inspired by the greatest courage and determination. It was several moments before either party discovered that they were fighting our own people instead of the enemy. In this unfortunate affair two men of the Fourth Michigan were killed, and one officer wounded, while three men of the First Wisconsin were severely and several slightly wounded.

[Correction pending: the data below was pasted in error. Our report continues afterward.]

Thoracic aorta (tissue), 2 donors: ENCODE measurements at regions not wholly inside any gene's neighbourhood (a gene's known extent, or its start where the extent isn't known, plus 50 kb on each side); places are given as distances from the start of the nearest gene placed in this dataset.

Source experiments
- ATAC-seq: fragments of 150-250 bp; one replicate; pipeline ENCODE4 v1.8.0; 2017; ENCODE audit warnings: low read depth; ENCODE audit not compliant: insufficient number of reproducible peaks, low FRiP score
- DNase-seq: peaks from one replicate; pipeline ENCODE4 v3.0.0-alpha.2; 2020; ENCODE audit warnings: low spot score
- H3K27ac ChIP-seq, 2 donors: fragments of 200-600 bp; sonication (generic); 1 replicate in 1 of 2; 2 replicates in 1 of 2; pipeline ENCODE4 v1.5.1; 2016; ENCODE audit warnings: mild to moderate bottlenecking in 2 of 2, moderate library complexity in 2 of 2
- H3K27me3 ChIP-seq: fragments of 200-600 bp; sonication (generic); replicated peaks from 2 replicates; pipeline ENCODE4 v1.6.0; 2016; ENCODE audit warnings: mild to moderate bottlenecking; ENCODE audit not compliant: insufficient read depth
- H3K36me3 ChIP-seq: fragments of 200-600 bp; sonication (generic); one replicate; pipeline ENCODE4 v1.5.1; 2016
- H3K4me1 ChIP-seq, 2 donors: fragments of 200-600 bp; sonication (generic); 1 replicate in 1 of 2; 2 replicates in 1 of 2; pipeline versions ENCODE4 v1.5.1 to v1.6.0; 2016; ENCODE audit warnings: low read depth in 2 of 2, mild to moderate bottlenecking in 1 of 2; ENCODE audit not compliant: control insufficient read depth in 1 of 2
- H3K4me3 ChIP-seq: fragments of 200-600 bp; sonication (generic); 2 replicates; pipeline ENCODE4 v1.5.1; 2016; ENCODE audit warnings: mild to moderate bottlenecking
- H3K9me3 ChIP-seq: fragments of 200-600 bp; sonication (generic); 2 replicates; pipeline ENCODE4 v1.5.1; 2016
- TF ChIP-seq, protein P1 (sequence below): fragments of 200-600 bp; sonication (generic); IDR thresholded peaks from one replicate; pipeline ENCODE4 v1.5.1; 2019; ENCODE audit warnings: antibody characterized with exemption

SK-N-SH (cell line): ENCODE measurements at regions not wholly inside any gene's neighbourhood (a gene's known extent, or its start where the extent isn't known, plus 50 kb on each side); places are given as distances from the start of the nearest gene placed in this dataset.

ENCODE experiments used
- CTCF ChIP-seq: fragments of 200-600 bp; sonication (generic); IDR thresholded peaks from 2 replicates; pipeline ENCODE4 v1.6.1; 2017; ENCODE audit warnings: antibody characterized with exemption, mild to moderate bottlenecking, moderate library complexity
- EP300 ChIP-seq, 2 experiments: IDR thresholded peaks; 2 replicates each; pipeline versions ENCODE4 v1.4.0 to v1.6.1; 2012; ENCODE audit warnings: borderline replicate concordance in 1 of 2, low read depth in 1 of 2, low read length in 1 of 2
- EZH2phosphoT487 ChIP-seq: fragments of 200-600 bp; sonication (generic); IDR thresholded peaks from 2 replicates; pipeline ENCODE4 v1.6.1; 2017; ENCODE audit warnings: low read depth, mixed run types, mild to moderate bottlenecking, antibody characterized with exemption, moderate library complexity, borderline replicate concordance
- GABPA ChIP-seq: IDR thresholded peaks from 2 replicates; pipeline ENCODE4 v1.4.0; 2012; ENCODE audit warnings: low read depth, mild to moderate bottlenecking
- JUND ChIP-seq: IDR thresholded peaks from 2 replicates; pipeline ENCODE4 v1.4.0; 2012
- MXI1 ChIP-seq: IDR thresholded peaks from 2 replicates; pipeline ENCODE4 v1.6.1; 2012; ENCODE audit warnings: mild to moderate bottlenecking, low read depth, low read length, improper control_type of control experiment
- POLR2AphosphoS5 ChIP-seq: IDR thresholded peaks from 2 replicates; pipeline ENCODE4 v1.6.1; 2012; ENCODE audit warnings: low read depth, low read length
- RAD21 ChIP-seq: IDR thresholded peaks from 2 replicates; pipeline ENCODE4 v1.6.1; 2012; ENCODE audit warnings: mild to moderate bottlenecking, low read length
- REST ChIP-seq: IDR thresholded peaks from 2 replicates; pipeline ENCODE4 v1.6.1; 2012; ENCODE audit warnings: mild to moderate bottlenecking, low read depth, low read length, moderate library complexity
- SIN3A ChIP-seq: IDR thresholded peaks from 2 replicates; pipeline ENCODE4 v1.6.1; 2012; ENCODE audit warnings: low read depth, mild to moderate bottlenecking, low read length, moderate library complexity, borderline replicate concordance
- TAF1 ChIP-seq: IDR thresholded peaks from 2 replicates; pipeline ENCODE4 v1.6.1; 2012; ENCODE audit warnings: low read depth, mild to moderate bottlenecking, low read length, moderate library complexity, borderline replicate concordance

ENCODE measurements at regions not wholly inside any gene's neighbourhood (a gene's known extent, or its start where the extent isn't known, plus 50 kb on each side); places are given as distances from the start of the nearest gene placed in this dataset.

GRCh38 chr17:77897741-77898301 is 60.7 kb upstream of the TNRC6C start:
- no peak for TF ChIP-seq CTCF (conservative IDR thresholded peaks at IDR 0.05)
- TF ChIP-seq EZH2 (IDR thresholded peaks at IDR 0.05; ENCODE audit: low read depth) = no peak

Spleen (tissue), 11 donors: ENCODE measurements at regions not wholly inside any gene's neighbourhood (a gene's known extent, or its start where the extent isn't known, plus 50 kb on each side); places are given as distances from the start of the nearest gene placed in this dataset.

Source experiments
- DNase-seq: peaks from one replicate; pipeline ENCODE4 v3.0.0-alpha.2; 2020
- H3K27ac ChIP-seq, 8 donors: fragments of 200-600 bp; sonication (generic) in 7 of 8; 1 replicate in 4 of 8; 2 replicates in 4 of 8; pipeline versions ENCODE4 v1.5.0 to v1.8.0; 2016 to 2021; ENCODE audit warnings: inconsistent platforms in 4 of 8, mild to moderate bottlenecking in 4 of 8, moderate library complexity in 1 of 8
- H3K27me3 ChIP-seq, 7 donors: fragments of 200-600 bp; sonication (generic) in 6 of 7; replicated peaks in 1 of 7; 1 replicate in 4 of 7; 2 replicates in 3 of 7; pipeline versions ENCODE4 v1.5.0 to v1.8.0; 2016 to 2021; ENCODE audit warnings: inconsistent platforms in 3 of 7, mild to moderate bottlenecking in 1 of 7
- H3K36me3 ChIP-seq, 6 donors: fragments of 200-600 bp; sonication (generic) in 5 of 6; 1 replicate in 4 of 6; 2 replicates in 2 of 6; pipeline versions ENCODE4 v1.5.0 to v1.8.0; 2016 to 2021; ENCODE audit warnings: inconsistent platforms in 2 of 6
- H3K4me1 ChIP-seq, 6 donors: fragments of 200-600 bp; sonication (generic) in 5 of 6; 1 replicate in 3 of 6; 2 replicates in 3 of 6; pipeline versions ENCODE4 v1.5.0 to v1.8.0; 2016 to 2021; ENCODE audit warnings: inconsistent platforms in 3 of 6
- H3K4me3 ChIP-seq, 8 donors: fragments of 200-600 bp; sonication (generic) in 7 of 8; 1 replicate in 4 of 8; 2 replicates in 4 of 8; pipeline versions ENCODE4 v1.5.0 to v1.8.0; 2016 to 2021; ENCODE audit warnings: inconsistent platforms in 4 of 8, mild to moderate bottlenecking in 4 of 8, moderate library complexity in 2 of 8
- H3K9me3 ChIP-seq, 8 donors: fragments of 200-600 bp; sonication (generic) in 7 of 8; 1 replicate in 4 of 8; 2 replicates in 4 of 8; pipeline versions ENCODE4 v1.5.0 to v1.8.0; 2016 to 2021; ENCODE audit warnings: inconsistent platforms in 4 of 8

It is difficult under the circumstances as detailed to perceive how this accident could have been avoided. Colonel Harnden certainly had no means of knowing and no reason to suspect that the rebels he had been pursuing, while Colonel Pritchard claims that he had cautioned Lieutenant Purinton particularly to keep a sharp lookout for the First Wisconsin, which he knew would approach from that direction. The hurry with which my command was subsequently mustered out of service and the absence of the principal officers prevented an investigation of the details of this affair and the circumstances which led to it. At this late day nothing more can be said of them than what is contained in the official documents already submitted, except that not the slightest blame was ever intended to be cast by me upon Colonel Harnden, as seems to have been assumed by the commission convened by the Secretary of War for the purpose of awarding the prize offered for the capture of Davis. During the firing of the skirmish just referred to the adjutant of the Fourth Michigan, Lieutenant J. G. Dickinson, after having looked to the security of the rebel camp and sent forward a number of the men who had straggled, was about to go to the front himself when his attention was called by one of the men to the three persons in female attire who had apparently just left one of the large tents near by and were moving toward the thick woods. He started at once toward them and called out "halt!" but not hearing him or not caring to obey they continued to move off. Just then they were confronted by three men under direction of Corporal Munger, coming from the opposite direction. The corporal recognized one of the persons as Davis, advanced carbine, and demanded his surrender. The three persons halted, and by the actions of the two who afterward turned out to be women, all doubt as to the identity of the third person was removed. The individuals thus arrested were found to be Miss Howell, Mrs. Davis, and Jefferson Davis. As they walked back to the tent from which they had tried to escape, Lieutenant Dickinson observed that Davis' high-top boots were not covered by his disguise, which fact, probably, led to his recognition by Corporal Munger. As the friends of Davis have strenuously denied that he was disguised as a woman, it may not be improper to specify the exact articles of women's apparel which he had upon him when first seen by Lieutenant Dickinson and Corporal Munger. The former states that he "was one of the three persons dressed in woman's attire," and had "a black mantle wrapped about his head, through the top of which could be seen locks of his hair." Captain G. W. Lawton, Fourth Michigan Cavalry, who published an account of the capture in the Atlantic Monthly of September, 1865, states explicitly, upon the testimony of the officers present, that Davis, in addition to his full suit of Confederate gray, had on "a lady's water-proof cloak, gathered at the waist, with a shawl drawn over the head, and carrying a tin pail." Colonel Pritchard says, in his official report, that he received from Mrs. Davis, on board the steamer Clyde, off Fortress Monroe, a water-prof cloak or robe, which was worn by Davis as a disguise, and which was identified by the men who saw it on him at the time of the capture. He secured the balance of the disguise the next day. It consisted of a shawl, which was identified in a similar manner by both Mrs. Davis